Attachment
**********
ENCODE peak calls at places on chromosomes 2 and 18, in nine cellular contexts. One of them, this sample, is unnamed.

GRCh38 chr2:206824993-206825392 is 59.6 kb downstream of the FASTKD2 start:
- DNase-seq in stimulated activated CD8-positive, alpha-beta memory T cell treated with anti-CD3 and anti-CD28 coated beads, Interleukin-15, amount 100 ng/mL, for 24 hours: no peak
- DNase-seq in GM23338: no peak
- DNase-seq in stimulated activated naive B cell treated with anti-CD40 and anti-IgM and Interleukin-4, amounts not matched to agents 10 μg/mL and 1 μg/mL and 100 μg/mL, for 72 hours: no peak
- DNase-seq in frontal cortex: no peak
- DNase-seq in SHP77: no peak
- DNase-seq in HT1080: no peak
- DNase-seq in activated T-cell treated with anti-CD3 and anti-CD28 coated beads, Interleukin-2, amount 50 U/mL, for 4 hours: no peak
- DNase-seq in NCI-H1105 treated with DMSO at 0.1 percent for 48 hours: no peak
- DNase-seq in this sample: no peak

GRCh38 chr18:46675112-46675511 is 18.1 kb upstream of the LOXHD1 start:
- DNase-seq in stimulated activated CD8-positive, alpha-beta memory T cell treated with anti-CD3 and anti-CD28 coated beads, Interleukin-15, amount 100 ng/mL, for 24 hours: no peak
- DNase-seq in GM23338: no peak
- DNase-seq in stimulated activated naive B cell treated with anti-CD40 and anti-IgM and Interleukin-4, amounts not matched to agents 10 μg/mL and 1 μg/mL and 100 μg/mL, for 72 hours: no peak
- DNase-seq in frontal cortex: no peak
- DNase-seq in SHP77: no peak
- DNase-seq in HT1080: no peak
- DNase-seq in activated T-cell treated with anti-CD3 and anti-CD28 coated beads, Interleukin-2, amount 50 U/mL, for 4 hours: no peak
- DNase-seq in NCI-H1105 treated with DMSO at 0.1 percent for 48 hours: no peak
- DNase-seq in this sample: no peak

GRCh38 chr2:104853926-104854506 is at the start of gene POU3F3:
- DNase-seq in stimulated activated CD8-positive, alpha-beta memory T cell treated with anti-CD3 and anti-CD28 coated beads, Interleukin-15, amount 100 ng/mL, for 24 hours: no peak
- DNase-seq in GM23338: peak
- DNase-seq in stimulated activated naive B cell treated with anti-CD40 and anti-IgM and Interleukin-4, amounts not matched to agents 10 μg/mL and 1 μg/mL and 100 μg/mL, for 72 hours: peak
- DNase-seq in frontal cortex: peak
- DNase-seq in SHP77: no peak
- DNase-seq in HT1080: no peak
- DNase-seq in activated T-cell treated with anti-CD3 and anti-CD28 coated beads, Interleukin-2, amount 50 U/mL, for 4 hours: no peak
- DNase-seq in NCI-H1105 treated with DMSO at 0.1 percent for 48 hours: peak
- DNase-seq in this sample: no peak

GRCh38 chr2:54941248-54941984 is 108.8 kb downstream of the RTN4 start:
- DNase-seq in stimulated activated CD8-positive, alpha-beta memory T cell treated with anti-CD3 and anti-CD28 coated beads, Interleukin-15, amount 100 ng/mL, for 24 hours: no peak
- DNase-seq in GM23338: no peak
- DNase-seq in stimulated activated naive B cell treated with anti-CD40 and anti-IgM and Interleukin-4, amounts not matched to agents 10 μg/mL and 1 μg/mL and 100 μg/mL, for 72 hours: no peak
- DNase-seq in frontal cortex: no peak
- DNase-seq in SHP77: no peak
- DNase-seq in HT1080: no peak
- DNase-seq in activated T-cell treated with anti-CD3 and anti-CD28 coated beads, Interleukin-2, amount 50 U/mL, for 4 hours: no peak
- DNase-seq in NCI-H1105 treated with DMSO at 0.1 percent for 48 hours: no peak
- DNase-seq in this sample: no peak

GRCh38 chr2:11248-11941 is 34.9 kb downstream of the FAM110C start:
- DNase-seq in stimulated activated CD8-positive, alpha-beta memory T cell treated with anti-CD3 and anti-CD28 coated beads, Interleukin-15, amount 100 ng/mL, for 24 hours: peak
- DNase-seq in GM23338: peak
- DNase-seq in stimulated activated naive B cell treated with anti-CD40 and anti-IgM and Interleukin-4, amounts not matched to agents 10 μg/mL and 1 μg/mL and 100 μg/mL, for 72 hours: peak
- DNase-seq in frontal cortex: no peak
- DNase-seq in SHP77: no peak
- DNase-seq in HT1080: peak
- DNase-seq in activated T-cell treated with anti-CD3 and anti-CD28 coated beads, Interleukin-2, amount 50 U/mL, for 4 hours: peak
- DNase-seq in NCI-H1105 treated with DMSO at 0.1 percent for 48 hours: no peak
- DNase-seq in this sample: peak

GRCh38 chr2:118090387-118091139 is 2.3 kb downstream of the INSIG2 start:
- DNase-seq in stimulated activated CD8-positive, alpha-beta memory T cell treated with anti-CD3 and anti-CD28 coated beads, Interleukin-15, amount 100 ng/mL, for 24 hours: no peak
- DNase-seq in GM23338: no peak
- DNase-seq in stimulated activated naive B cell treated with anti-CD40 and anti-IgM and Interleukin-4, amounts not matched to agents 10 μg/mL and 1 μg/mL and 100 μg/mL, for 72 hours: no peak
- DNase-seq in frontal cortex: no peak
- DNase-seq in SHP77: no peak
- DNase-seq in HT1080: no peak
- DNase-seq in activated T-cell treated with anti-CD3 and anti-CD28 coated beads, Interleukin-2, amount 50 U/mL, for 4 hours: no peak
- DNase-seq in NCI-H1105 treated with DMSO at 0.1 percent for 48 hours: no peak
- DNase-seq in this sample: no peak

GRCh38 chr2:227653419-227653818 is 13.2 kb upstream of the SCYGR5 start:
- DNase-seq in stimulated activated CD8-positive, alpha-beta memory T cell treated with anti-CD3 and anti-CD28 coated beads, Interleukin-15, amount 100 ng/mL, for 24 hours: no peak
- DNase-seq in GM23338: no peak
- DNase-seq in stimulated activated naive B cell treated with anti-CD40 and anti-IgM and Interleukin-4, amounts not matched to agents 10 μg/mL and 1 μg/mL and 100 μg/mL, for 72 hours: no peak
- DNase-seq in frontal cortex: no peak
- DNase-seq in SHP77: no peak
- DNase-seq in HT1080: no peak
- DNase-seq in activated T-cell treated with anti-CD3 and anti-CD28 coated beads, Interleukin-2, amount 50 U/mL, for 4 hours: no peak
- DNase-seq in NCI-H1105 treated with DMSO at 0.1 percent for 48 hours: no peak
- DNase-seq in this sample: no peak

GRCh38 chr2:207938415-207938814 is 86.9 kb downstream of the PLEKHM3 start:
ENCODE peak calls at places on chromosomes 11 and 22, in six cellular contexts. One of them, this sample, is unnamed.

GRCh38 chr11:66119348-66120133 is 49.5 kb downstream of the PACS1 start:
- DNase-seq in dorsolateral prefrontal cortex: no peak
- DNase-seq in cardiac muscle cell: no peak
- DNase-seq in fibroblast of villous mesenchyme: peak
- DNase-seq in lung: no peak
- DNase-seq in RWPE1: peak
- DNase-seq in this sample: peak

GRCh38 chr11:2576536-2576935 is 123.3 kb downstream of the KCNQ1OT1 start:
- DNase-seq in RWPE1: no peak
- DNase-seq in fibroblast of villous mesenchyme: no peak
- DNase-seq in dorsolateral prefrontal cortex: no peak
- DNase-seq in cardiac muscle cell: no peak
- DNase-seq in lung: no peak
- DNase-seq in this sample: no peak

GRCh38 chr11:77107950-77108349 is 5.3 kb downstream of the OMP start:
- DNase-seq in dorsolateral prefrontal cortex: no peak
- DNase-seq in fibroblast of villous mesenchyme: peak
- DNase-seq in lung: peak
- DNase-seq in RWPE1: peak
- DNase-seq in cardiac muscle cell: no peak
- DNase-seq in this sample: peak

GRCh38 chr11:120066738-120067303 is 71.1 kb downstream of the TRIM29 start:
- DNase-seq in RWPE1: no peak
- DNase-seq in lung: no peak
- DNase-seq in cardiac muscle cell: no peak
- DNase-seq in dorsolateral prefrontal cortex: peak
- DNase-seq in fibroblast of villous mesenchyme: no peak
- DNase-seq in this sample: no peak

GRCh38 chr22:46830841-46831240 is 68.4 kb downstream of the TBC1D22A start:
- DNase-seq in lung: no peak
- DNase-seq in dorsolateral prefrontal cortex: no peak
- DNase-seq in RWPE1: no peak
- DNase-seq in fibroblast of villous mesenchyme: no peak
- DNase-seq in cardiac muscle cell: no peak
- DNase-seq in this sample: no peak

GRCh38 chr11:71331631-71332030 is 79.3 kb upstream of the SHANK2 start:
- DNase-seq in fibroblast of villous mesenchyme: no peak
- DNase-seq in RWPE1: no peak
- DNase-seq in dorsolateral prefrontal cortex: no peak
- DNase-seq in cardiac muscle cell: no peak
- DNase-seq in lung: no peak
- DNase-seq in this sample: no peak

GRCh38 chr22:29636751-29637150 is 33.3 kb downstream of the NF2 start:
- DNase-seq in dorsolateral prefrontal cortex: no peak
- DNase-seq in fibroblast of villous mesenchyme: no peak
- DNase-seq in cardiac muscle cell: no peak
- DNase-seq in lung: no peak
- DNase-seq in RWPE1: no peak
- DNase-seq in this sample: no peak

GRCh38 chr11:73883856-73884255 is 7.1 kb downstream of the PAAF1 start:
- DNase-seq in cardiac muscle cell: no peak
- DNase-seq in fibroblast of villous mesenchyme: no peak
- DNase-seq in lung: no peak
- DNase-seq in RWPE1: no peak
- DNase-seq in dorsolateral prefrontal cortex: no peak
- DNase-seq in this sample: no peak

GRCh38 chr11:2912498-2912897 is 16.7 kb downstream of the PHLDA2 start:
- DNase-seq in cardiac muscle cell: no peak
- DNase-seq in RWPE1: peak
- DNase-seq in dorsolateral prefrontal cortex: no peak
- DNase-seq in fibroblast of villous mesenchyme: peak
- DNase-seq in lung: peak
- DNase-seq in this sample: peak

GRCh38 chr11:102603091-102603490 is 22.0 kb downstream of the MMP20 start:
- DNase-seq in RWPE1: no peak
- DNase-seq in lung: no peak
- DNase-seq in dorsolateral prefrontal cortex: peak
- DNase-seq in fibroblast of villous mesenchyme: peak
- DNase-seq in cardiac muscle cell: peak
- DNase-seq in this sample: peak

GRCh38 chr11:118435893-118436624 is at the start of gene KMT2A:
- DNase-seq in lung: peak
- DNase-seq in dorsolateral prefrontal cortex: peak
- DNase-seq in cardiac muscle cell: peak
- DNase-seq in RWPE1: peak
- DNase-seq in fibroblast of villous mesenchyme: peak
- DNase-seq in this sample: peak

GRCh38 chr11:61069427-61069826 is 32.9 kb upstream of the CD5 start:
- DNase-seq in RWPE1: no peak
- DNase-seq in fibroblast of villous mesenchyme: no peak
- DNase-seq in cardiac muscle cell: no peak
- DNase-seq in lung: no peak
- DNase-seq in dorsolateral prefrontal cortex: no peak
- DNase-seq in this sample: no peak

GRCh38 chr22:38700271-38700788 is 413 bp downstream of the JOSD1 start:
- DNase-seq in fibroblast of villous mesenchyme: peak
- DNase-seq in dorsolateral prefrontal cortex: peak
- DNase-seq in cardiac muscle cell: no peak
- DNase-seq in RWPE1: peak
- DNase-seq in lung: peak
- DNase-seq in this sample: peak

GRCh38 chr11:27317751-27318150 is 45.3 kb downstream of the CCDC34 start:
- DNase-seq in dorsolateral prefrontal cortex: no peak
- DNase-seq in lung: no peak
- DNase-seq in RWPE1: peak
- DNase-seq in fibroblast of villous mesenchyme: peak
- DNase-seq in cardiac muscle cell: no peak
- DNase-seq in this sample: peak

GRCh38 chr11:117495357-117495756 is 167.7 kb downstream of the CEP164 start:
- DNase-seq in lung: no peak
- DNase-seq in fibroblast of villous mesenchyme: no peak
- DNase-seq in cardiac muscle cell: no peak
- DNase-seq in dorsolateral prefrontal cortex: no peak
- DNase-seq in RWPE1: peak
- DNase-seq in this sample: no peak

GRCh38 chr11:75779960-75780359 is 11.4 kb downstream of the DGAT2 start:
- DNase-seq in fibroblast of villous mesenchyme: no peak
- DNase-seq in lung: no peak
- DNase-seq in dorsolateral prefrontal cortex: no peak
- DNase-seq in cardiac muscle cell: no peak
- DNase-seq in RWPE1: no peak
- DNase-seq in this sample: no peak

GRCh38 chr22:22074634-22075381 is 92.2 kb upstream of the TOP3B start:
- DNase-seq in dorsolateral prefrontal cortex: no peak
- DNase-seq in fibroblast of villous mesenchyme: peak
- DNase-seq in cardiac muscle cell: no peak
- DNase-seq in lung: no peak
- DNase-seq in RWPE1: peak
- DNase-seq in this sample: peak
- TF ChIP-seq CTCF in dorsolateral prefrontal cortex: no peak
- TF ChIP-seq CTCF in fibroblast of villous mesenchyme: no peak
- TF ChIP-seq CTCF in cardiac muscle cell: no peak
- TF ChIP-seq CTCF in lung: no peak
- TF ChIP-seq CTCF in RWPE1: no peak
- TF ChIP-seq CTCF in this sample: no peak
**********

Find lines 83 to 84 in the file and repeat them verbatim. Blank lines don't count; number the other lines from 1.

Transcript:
- DNase-seq in fibroblast of villous mesenchyme: no peak
- DNase-seq in dorsolateral prefrontal cortex: no peak